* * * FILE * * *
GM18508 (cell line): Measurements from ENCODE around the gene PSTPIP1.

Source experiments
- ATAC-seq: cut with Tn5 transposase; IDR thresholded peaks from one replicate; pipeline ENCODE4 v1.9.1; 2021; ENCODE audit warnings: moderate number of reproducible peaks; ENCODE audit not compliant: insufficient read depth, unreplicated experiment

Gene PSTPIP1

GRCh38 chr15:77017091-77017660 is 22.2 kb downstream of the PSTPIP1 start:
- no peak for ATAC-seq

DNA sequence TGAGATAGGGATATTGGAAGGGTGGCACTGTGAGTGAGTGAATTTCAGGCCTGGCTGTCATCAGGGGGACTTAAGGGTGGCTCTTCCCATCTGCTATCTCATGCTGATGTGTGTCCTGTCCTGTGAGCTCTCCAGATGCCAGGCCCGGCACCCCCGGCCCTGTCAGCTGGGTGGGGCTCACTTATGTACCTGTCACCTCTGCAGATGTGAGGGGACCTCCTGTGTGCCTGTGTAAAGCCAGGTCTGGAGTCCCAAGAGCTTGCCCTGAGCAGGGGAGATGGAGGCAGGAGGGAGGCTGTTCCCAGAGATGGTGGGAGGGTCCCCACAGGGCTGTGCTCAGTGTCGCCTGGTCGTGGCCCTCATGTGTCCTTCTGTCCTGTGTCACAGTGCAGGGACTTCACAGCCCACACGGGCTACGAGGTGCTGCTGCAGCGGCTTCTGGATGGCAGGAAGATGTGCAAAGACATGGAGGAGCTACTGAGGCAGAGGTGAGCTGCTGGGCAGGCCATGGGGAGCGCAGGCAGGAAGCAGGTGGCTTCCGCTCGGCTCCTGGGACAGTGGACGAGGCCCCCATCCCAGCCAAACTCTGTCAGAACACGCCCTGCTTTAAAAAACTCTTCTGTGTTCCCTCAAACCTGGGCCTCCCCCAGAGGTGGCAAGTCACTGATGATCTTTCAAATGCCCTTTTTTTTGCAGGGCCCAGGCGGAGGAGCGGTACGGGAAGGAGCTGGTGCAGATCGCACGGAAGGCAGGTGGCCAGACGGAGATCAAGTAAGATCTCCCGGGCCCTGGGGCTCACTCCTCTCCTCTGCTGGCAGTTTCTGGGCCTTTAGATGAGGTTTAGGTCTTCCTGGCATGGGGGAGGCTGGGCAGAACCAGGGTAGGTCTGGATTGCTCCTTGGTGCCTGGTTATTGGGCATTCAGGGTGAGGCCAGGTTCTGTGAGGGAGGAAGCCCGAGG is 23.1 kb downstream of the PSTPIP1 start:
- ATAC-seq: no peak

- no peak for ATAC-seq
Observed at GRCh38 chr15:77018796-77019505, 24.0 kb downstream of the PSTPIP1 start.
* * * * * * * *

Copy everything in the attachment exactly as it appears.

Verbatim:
GM18508 (cell line): Measurements from ENCODE around the gene PSTPIP1.

Source experiments
- ATAC-seq: cut with Tn5 transposase; IDR thresholded peaks from one replicate; pipeline ENCODE4 v1.9.1; 2021; ENCODE audit warnings: moderate number of reproducible peaks; ENCODE audit not compliant: insufficient read depth, unreplicated experiment

Gene PSTPIP1

GRCh38 chr15:77017091-77017660 is 22.2 kb downstream of the PSTPIP1 start:
- no peak for ATAC-seq

DNA sequence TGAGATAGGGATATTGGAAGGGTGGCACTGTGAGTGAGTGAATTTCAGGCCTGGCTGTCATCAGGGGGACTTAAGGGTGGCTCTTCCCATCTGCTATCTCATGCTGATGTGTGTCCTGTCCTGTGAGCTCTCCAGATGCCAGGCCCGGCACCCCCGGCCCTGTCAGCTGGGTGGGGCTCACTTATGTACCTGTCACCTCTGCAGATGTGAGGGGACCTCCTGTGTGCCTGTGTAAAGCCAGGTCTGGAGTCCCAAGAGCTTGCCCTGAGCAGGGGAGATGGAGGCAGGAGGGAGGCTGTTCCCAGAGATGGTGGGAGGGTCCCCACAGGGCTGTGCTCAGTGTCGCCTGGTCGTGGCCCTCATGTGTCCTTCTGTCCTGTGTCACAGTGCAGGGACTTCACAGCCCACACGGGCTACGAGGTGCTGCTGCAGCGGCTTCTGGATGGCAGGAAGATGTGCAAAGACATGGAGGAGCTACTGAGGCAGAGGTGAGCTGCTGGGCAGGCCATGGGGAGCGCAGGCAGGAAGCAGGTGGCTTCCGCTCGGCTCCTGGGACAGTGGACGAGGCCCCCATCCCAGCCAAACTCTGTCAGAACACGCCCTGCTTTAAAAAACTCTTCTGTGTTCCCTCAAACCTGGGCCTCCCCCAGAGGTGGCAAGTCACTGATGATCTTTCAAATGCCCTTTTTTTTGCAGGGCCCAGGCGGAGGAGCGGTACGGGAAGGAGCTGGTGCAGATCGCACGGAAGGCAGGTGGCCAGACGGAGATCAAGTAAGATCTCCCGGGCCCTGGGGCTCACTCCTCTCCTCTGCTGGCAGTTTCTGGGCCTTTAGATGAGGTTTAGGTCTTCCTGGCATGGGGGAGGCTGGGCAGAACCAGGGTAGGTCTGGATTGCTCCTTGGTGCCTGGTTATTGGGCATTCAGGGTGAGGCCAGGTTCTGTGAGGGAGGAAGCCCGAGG is 23.1 kb downstream of the PSTPIP1 start:
- ATAC-seq: no peak

- no peak for ATAC-seq
Observed at GRCh38 chr15:77018796-77019505, 24.0 kb downstream of the PSTPIP1 start.